Foreword Reviews

Freud's Trip to Orvieto

In the first few years of the sixteenth century, in Orvieto’s splendid medieval cathedral, Luca Signorelli painted The Last Judgment, a sprawling, shocking fresco of muscled nude men, bared buttocks, horrific violence, antichrists, angels, and evil mayhem. Sigmund Freud simply called it the greatest artwork he’d ever seen. Months later, for very Freudian reasons, he suddenly couldn’t recall the painter’s name and then, when reminded it was Signorelli, his memory wiped itself clean of what the painting depicted. So, what was the old boy repressing? With a barely suppressed grin, Nicholas Fox Weber believes the homoerotic imagery was to blame and this witty, art-savvy project meanders in all manner of delightful directions to build the case.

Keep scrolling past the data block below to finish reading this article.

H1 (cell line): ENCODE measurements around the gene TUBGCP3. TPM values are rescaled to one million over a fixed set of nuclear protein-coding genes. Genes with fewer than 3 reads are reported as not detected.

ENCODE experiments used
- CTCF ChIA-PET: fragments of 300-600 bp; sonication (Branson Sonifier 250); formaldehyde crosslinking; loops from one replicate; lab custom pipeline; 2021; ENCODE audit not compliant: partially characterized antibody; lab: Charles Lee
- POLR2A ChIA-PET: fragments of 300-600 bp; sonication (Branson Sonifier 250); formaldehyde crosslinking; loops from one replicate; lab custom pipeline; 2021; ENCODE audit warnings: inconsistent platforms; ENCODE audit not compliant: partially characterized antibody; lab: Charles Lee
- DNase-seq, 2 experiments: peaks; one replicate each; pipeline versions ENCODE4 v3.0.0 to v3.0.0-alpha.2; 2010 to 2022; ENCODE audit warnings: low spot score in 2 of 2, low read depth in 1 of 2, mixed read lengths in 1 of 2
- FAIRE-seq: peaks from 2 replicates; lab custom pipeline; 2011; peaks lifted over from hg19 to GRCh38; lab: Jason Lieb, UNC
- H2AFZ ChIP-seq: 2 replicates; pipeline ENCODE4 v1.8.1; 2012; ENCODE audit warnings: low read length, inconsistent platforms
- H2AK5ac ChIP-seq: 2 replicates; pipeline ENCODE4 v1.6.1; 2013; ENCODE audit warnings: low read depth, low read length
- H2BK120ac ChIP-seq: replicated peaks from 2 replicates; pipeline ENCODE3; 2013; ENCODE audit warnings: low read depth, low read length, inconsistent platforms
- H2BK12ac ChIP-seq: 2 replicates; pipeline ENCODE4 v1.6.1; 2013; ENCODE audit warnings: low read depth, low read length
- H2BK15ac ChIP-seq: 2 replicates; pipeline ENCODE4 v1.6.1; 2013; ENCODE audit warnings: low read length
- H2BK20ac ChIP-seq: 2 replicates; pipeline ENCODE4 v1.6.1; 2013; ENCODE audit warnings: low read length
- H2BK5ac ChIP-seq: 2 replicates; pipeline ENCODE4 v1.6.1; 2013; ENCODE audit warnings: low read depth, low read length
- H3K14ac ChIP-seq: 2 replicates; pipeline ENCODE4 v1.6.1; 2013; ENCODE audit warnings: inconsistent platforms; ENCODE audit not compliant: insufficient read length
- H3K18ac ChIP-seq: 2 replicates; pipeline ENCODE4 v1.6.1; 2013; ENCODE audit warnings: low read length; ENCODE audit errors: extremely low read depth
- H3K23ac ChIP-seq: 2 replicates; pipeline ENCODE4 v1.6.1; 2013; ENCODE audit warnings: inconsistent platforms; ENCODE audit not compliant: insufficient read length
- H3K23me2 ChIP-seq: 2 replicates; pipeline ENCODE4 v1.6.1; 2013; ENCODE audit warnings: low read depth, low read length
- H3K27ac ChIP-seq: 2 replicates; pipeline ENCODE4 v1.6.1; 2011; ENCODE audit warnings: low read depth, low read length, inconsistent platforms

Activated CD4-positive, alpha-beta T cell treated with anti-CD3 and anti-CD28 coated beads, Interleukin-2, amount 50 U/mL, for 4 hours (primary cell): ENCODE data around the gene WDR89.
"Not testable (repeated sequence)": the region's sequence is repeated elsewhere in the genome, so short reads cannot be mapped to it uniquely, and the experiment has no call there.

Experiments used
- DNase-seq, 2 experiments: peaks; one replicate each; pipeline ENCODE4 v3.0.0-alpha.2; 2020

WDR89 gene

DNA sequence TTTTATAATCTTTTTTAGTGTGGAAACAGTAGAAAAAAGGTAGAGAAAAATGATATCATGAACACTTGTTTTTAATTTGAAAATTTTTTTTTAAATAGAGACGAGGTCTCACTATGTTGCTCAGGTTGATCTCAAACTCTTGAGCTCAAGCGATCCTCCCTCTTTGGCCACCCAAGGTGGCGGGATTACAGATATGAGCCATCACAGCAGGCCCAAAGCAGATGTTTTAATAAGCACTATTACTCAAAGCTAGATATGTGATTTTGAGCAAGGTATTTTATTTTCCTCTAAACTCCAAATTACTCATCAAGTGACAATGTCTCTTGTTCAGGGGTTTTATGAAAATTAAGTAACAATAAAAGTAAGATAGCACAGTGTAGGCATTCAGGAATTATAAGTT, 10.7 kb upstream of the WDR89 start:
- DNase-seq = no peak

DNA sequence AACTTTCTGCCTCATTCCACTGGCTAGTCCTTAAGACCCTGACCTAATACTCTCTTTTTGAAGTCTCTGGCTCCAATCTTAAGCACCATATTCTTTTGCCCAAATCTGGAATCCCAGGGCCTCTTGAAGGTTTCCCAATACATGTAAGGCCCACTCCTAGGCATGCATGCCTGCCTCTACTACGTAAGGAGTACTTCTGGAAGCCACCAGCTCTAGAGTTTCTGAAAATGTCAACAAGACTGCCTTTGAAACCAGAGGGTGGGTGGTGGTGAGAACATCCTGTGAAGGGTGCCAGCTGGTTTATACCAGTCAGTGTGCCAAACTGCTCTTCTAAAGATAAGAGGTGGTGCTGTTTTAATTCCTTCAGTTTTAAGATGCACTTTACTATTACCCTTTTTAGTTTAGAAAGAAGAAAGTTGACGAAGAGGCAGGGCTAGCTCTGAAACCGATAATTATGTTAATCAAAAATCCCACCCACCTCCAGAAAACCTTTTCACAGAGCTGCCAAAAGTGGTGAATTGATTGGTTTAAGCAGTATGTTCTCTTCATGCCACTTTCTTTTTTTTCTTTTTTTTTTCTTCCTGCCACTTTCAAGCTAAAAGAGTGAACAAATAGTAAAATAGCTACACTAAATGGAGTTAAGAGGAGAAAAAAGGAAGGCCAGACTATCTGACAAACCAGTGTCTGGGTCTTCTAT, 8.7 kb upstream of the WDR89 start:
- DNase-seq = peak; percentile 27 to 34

Reviewed by Matt Sutherland

Disclosure: This article is not an endorsement, but a review. The publisher of this book provided free copies of the book to have their book reviewed by a professional reviewer. No fee was paid by the publisher for this review. Foreword Reviews only recommends books that we love. Foreword Magazine, Inc. is disclosing this in accordance with the Federal Trade Commission’s 16 CFR, Part 255.

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